We are already mobile while traveling, but that cannot be enough for the technologically enhanced world, and so there comes the advent of “Mobile Technology into the Travel Sector.” Abacus International tells us more about the mobile trends of 2011.
It has been reported that 60% airlines have offered mobile check-in in 2010. This has happened to ensure that all airports become mobile-enabled by implementing Bar Coded Boarding Passes (BCBP). Asia Pacific has the most number of mobile subscribers with over 2.1 billion phone subscriptions in 2010, in addition to a forecasted growth of 50% by 2020. Smartphones have invaded every part of the Asian region and internet services on these phones are set to generate $80 billion in the region. The internet has not eliminated the need to travel; instead it has enhanced it manifold and made it much easier and comfortable.
If you are bored of your work desk and your home, you just need to log on to your mobile internet and click your way to a comfortable and planned travel. With a generation as whimsical as ours, mobile services are essential even for an unplanned break. Even regular travelers like businessmen use smartphones to book tickets, plan itineraries, track flights and receive travel alerts and offers. 53% of the leisure travelers use real-time flight information for traveling.
The now 60 billion smart devices will transform to 100 billion by 2020. More than 50% of the world’s population is already communicating online. Brett Henry, VP – Marketing and VP – India at Abacus International, says, “Just imagine the huge potential outreach and business opportunities made available to travel suppliers. The question to ask really is where is your business right now?” Virgin Atlantic has created a Facebook application of the airline world, allowing members of its Flying club to view and share information through their online accounts. Abacus too is offering services like Abacus WebStart for mobile, Abacus Mobile, VirtuallyThere and TripCase to enable its travel partners to maximize the potential of mobile platform for their businesses.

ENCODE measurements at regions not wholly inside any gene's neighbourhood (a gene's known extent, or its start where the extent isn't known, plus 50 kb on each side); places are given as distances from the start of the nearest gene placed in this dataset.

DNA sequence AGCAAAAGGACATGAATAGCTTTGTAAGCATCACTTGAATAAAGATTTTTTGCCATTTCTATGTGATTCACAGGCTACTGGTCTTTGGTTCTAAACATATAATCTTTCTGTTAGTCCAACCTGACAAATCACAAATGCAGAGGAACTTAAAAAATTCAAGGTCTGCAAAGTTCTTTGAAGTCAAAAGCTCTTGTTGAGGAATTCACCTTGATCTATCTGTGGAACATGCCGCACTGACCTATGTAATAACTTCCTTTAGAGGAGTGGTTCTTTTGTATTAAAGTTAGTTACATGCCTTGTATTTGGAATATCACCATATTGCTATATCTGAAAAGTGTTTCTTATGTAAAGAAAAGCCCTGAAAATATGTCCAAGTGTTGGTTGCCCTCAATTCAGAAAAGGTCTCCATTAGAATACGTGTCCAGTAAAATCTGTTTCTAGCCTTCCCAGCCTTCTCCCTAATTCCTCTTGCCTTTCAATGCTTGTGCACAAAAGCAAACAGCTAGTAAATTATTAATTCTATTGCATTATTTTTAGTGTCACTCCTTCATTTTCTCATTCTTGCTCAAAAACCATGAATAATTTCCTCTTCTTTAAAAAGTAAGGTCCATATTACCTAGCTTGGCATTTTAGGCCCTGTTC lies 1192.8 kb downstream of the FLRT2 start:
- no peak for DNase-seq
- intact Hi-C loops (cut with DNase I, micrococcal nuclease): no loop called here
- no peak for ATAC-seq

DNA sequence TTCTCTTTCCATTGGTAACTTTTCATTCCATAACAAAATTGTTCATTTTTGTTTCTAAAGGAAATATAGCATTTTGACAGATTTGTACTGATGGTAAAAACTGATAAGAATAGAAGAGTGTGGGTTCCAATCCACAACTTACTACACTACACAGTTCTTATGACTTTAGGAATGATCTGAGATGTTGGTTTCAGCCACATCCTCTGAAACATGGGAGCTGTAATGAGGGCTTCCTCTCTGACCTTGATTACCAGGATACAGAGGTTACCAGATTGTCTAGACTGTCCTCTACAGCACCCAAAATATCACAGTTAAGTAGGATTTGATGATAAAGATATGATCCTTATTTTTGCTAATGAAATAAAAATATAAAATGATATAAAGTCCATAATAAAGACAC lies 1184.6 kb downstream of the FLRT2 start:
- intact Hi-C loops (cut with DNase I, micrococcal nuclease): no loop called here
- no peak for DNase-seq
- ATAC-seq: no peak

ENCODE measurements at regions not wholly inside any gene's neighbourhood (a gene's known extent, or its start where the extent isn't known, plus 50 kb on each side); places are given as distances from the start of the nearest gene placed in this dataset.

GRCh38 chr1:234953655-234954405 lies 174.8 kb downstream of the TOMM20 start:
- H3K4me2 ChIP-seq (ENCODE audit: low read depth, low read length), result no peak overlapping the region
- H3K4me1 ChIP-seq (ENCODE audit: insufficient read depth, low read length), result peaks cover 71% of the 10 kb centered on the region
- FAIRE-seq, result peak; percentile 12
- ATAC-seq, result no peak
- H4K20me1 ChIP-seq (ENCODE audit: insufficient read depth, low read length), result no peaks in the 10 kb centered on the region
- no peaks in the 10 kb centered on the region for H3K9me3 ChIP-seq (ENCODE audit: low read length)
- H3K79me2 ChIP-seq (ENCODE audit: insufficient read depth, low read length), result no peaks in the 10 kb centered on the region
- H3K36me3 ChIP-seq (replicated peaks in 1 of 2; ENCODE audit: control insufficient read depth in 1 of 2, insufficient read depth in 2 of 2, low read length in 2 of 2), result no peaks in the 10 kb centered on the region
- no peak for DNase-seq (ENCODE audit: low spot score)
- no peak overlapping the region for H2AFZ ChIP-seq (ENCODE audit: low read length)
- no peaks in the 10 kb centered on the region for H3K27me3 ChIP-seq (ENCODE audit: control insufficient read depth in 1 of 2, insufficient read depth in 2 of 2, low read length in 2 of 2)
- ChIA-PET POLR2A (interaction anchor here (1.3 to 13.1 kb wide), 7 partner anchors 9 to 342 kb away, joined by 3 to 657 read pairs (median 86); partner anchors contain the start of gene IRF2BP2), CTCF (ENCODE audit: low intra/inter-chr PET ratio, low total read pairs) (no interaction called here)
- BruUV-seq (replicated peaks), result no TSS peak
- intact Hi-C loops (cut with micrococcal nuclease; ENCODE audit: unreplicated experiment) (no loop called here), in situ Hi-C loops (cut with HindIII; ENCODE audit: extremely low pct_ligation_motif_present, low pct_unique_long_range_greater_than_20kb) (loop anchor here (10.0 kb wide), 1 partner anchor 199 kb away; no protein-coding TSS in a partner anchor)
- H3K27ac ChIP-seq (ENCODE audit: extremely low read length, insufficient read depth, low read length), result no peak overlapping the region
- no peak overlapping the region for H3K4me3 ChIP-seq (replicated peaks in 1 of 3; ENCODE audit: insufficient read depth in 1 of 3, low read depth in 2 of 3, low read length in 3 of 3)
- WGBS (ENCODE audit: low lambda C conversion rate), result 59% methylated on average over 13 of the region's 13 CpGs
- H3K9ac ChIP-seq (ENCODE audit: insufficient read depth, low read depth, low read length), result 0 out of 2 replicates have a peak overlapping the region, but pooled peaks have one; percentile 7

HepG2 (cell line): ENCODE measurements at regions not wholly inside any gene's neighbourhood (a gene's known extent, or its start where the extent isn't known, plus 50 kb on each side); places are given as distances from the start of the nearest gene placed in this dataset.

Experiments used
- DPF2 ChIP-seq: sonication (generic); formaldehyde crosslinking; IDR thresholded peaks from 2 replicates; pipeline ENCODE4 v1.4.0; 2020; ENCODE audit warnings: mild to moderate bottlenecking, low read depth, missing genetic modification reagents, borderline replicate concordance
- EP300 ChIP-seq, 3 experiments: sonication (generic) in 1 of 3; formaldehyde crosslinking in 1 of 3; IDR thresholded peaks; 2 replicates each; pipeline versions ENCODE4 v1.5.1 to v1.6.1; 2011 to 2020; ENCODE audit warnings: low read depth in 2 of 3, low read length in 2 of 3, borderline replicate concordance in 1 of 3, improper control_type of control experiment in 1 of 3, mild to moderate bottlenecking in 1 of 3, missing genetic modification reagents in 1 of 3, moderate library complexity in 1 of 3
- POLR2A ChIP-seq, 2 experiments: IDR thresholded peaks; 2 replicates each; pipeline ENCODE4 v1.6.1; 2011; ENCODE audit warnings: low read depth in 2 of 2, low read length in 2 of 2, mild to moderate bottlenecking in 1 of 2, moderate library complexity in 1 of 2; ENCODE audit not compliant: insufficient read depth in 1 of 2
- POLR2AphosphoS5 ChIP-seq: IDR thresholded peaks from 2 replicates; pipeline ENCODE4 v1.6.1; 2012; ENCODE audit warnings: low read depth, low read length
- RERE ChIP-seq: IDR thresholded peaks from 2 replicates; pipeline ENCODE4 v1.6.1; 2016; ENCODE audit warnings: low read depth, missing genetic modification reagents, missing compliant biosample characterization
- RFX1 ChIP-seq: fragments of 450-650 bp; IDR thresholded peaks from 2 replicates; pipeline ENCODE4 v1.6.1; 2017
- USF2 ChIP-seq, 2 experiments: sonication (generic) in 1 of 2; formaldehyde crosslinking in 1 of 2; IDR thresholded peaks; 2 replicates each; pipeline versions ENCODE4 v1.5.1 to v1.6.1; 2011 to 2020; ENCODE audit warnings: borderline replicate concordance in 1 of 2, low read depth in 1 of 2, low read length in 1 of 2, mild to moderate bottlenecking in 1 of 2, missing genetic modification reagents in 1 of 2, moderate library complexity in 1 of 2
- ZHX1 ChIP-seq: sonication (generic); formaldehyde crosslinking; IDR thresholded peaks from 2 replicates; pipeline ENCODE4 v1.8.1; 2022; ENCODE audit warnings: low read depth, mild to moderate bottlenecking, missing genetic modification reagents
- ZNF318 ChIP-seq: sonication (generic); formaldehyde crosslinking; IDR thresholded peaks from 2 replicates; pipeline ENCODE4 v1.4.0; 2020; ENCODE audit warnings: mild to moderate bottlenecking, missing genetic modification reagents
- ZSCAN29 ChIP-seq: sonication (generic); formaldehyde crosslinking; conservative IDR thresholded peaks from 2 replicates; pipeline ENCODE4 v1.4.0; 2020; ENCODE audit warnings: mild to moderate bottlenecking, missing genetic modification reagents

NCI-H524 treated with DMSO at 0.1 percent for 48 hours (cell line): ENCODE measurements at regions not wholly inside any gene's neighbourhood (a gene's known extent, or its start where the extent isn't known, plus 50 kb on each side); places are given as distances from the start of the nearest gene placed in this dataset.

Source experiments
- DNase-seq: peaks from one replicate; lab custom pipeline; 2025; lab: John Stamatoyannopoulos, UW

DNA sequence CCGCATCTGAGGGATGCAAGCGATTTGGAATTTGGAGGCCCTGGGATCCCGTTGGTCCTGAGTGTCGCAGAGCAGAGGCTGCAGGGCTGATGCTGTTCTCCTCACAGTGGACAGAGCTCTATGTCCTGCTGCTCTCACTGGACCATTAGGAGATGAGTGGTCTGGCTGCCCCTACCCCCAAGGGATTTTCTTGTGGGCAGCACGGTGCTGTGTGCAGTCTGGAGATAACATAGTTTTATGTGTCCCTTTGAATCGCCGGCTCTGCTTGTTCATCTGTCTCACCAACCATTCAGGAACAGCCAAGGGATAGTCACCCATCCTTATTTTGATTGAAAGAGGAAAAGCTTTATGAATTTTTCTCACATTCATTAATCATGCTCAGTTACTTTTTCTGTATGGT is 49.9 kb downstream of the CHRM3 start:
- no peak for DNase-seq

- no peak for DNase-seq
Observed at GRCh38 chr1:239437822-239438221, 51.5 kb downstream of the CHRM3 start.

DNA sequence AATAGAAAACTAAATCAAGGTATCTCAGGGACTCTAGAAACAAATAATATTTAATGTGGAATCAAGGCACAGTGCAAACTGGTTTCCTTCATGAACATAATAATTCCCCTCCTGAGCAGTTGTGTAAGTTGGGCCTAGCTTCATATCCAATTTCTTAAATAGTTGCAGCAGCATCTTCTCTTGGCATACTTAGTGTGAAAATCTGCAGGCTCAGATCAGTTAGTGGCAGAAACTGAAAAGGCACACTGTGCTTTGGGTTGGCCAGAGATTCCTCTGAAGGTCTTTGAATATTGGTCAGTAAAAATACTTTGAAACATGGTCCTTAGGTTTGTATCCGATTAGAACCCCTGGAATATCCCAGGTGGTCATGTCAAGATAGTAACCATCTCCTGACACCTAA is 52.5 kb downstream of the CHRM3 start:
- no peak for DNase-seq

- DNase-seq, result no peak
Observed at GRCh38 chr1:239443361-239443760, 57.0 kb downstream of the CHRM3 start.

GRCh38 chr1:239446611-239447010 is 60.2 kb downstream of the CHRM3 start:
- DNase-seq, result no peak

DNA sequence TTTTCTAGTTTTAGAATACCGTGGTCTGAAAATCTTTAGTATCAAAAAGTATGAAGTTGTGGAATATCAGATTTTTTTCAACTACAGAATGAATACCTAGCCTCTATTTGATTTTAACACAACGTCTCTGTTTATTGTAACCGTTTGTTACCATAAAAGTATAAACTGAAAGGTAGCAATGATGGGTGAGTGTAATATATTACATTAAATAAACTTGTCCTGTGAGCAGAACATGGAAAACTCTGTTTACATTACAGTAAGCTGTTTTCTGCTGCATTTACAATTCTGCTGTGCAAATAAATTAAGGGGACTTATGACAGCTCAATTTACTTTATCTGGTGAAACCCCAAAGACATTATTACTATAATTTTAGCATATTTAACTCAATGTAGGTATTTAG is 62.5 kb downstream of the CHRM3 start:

Lufthansa has created MySkyStatus application where travelers can stay socially connected even while flying. Air Asia uses the mobile internet for sales campaigns, which can further be used to book a flight, check-in, select a seat and check flight status. This will only go higher with iPhone, Blackberry and Android apps in the future. Virgin Blue also allows for booking, changes and cancellations as well as check-in and boarding passes through the mobile. Its Blackberry application aims solely to woo business travelers.
Mobile commerce allows for a meaningful exchange between customers and travel brands, according to Henry. It will not take long for M-commerce to transform successfully into online shopping. By 2012, the value of goods and services purchased through mobile phones will reach $200 billion. Much of this will come from mobile payments and the use of Near Field Communications (NFC).
With everything available so easily, and on the go, it is not a surprise that the travel industry will receive a tremendous boost. Upcoming Blackberrys and Androids will add to the unplanned travel arena. The only thing to consider is that travel companies should be able to keep up with the speed of the mobile technologies. And, not to forget, should come par with Customer Delight too!